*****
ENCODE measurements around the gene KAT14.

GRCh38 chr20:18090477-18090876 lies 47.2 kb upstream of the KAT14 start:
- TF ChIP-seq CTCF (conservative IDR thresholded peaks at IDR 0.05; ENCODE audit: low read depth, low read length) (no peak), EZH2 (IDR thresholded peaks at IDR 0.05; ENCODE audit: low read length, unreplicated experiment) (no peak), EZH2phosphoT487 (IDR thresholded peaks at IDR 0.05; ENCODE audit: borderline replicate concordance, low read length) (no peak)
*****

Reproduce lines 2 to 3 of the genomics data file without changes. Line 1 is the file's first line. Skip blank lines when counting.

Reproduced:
GRCh38 chr20:18090477-18090876 lies 47.2 kb upstream of the KAT14 start:
- TF ChIP-seq CTCF (conservative IDR thresholded peaks at IDR 0.05; ENCODE audit: low read depth, low read length) (no peak), EZH2 (IDR thresholded peaks at IDR 0.05; ENCODE audit: low read length, unreplicated experiment) (no peak), EZH2phosphoT487 (IDR thresholded peaks at IDR 0.05; ENCODE audit: borderline replicate concordance, low read length) (no peak)